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So you’ve got a great idea, and want to get going straight away. That’s great, but bringing an idea to life can be a bit of a challenge. Don’t fret though, that really should be the absolute last thing that throws you off getting started.
While spending time working on getting SuperSimpleSurvey off the ground, we learned a few pretty hard lessons and thought it would be good to share them.
When we started, we didn’t have much to spend. We also wanted to put off fundraising until we had proven our concept first by means of a Minimal Viable Product (MVP) — just the features that allow the product to be deployed.
That led us on a journey to create our survey service in the leanest way possible. This meant getting our product out to a potential customer base before spending a lot of money, keeping in mind future scaling.
So without further ado, here is our list of essential ingredients to bootstrapping a Software as a Service (SaaS) startup in a lean manner.
We started off with the Amazon EC2 free tier which works well for SaaS based products and allows you to get your MVP out without paying a cent. We decided on this route as we needed cloud hosting in the US — where our biggest market lies. South African providers such as Web Africa have unlimited traffic allocations, and pricing that is aligned to the international market.
You can use pretty much any major domain provider as they are all relatively similarly priced. We opted for GoDaddy which has some pretty sweet deals from time to time.
Search for “Google Ad voucher”, and you’ll land on the Google page that gives you a coupon for free AdWord credits based off your initial spend.
Front End Website
I’d suggest looking for a responsive template on sites such as Template Monster. It will cost a few dollars, but that buys you a damn fine responsive template. We would’ve shaved two weeks off design and development if we had done this sooner.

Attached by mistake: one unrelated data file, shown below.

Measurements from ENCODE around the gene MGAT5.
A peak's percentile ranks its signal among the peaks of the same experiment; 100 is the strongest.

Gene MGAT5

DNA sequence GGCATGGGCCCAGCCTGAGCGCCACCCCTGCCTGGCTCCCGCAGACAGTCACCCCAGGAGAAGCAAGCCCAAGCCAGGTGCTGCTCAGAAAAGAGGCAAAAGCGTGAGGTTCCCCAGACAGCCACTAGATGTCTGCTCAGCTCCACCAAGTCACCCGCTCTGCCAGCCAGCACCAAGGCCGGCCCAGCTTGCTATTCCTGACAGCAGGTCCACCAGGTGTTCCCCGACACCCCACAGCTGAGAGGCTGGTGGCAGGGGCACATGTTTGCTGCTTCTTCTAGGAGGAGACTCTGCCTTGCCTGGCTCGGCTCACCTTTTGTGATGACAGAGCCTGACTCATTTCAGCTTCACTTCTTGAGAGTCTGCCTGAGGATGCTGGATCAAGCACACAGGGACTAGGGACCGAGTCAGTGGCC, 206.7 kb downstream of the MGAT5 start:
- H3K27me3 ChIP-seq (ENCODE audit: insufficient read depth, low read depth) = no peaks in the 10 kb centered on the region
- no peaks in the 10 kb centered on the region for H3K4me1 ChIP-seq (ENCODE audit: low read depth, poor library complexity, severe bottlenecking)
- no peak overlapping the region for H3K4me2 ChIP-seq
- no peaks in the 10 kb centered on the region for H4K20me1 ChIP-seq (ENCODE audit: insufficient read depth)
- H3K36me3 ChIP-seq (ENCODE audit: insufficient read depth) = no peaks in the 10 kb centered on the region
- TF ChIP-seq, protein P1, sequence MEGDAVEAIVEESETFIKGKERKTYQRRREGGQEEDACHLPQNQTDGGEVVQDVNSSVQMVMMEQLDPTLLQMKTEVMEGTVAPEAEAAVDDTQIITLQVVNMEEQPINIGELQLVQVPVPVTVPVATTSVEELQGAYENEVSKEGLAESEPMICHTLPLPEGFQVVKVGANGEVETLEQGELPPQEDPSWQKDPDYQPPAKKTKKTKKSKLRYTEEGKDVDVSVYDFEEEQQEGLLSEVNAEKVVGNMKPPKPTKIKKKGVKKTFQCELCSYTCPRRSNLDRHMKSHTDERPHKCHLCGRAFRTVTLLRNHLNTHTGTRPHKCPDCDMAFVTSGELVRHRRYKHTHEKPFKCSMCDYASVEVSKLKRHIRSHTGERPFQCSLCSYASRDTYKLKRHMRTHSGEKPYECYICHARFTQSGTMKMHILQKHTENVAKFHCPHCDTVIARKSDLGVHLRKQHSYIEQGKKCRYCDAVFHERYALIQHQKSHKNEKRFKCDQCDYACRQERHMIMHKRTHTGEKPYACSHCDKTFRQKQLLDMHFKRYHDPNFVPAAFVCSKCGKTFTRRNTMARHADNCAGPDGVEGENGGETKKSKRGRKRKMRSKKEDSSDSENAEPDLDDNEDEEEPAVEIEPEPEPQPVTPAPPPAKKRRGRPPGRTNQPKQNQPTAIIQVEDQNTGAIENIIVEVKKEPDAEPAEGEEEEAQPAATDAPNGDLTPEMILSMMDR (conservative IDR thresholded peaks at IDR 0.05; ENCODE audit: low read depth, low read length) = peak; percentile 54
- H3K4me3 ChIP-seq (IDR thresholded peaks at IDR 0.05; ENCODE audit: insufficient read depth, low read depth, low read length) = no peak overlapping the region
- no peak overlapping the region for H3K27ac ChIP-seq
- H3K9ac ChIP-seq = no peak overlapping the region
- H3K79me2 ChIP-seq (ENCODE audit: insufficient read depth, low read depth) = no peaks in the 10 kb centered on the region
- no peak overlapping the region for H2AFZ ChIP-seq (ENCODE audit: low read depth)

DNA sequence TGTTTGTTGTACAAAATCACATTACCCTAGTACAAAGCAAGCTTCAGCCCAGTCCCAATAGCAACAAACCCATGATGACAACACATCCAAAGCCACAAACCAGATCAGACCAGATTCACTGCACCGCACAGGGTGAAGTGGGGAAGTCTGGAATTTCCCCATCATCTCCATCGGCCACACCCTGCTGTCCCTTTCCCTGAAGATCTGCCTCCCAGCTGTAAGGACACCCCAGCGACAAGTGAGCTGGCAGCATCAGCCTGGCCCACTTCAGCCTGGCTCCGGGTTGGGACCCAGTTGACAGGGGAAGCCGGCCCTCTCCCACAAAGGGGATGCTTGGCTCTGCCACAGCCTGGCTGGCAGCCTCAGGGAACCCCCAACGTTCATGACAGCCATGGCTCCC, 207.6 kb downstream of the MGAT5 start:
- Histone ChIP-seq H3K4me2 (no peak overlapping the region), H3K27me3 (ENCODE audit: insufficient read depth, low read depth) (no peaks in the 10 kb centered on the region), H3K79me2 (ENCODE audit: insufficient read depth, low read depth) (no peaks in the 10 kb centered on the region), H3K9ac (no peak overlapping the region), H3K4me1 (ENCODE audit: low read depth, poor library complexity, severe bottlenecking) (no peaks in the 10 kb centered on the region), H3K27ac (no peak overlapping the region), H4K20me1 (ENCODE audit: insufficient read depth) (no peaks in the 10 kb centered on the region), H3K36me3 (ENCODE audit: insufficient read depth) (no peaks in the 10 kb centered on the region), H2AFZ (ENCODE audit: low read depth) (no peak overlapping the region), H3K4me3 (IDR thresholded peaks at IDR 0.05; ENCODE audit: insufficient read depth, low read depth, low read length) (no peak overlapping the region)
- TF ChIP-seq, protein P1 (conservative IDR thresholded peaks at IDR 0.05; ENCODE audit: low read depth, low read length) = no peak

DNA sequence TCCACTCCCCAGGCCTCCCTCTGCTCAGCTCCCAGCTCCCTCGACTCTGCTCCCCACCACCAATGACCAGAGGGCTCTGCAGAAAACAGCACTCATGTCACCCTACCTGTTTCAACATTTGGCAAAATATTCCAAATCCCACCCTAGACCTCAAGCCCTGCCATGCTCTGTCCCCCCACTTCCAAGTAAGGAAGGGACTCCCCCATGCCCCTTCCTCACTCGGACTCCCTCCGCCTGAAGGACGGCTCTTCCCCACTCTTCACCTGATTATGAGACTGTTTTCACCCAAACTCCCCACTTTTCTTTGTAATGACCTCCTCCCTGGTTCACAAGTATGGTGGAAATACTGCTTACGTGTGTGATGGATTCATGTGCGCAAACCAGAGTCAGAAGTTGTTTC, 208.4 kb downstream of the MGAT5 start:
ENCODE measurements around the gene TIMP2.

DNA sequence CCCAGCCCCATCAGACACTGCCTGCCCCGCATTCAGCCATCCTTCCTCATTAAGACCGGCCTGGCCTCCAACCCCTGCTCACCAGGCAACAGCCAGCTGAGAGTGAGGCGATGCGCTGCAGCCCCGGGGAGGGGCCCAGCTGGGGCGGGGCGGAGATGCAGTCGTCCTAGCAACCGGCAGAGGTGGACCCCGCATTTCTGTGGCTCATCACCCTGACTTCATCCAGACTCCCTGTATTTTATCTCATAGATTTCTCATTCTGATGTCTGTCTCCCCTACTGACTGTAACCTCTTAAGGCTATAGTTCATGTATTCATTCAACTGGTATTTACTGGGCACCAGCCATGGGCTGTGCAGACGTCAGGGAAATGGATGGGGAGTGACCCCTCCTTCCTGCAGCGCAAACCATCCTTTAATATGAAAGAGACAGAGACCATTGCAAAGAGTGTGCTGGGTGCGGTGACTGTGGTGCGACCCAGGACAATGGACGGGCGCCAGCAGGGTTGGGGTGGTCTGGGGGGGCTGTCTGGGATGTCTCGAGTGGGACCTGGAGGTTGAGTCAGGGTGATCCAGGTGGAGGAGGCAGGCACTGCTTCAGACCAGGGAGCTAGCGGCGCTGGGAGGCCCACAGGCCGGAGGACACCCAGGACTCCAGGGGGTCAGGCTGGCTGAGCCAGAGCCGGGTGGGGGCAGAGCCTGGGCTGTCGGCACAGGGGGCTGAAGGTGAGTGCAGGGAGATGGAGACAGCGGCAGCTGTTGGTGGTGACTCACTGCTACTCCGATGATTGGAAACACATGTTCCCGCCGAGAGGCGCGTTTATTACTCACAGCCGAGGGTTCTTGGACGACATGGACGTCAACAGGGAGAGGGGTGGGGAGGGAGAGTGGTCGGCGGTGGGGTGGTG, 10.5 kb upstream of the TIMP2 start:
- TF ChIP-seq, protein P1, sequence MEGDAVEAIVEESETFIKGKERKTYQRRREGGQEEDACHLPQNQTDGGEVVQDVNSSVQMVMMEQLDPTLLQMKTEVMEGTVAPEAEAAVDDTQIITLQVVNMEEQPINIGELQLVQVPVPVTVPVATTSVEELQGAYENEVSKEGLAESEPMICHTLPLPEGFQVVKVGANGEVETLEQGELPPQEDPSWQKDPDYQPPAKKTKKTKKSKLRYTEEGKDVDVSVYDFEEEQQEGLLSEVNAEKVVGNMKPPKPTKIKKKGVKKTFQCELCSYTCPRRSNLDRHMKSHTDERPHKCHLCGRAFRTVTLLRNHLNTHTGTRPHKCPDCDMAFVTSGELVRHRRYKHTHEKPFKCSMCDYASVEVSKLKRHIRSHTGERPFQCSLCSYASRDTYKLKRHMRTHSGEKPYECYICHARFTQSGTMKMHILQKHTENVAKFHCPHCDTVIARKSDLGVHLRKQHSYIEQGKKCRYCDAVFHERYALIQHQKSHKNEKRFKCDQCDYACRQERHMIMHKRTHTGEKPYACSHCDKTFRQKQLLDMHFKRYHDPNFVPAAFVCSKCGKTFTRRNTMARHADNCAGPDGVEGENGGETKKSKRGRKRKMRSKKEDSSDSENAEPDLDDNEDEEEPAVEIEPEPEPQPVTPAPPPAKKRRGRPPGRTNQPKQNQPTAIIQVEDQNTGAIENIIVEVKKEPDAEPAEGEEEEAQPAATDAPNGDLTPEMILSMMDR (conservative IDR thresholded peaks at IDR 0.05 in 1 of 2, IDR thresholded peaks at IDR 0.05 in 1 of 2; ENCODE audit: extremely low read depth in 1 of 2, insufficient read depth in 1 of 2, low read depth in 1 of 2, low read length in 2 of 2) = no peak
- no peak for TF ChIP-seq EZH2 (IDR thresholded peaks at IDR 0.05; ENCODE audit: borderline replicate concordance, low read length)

Same as above — make sure it’s responsive so it works on all devices.
Learn some basic Photoshop and improve your knowledge with tutorials on YouTube and throw it together yourself. If you don’t have time for that, you can commission one of the thousand designers on Elance or oDesk.
We outsourced our design initially but have since changed it ourselves using Photoshop. If you would like to find a designer, I would recommend using 99designs. We haven’t used them personally, but know of some very successful startups that have had great success with them.
This is a tricky one, if you are not a coder yourself, I’d suggest partnering with one.
Google Analytics — it’s completely free.
Hootsuite is great to manage your different social platforms, and the free tier is ideal for getting started.
We opted for Uservoice‘s paid plan (roughly US$20 per month), mainly due to the fact that we like the way it has combined the knowledge base with ticketing (and idea management). If you want an alternative option, Zendesk has a startup package with a massive discount.
Customer and Product Surveys
SuperSimpleSurvey‘s free tier has all the features of the paid account, but is limited on 100 responses. Also check out SurveyMonkey, Wufoo and Google Forms. Google Forms is a free service, but a decidedly basic one.
So far, this framework has worked really well for us and will allow us to scale. When looking at Ramen Profitability — a startup that makes just enough to pay its founders’ living expenses — this makes you very lean from the start and will give you a headstart to get up and running in no time.
This article is a guest contribution from Nick McCreath, co-Founder of SuperSimpleSurvey and product manager at Web Africa.